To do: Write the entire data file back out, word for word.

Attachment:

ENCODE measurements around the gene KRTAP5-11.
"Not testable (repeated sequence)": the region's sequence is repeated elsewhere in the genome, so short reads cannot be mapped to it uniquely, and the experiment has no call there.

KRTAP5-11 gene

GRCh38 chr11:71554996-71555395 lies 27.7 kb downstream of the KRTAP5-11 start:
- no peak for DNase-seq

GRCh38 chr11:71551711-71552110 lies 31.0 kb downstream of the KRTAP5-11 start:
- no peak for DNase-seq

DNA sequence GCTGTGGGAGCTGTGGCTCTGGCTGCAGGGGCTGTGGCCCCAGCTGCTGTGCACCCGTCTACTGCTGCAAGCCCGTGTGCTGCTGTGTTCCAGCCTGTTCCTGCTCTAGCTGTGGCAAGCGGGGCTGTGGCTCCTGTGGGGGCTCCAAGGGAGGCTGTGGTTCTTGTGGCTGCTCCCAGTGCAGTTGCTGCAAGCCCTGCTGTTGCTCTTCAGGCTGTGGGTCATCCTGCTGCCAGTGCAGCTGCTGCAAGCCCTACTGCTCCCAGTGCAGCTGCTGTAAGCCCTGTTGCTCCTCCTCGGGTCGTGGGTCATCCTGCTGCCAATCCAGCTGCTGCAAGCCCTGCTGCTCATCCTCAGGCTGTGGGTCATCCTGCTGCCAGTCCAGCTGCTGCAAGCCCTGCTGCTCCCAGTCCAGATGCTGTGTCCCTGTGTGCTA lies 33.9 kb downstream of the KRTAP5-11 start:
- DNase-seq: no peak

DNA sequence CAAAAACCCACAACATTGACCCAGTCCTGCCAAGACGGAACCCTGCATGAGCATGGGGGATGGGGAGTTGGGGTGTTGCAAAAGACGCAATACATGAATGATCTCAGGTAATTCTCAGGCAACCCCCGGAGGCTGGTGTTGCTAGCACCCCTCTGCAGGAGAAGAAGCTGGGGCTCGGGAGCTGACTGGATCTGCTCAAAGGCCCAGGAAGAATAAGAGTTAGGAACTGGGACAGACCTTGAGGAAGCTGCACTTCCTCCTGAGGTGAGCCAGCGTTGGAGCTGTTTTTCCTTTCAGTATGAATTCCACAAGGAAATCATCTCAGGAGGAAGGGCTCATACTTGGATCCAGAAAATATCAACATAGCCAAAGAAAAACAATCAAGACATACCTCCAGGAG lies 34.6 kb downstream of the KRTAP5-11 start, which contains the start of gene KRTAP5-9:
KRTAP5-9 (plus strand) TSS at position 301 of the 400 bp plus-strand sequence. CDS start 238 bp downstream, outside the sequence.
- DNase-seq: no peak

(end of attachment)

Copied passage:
ENCODE measurements around the gene KRTAP5-11.
"Not testable (repeated sequence)": the region's sequence is repeated elsewhere in the genome, so short reads cannot be mapped to it uniquely, and the experiment has no call there.

KRTAP5-11 gene

GRCh38 chr11:71554996-71555395 lies 27.7 kb downstream of the KRTAP5-11 start:
- no peak for DNase-seq

GRCh38 chr11:71551711-71552110 lies 31.0 kb downstream of the KRTAP5-11 start:
- no peak for DNase-seq

DNA sequence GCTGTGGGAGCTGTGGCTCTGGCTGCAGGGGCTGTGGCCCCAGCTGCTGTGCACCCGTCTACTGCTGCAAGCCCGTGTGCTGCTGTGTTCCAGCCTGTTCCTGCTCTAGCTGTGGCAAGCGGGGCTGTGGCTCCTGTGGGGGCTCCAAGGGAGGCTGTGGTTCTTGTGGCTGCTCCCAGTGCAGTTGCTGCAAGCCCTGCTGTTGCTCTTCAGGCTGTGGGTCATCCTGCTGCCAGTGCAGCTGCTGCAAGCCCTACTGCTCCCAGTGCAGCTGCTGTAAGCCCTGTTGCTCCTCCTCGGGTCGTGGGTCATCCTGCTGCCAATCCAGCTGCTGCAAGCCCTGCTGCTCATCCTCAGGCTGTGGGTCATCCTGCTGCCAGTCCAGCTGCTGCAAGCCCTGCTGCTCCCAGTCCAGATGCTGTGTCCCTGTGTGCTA lies 33.9 kb downstream of the KRTAP5-11 start:
- DNase-seq: no peak

DNA sequence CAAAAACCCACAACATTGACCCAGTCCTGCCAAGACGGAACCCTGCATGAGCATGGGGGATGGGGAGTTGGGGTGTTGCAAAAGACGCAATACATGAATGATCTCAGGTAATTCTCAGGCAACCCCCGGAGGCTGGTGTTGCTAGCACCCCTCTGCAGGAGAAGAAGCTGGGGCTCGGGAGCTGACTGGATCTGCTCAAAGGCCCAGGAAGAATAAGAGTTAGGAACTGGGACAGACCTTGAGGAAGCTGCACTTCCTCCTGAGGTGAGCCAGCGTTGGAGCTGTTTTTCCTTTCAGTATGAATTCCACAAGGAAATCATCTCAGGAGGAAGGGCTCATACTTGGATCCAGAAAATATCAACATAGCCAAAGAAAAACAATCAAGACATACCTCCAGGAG lies 34.6 kb downstream of the KRTAP5-11 start, which contains the start of gene KRTAP5-9:
KRTAP5-9 (plus strand) TSS at position 301 of the 400 bp plus-strand sequence. CDS start 238 bp downstream, outside the sequence.
- DNase-seq: no peak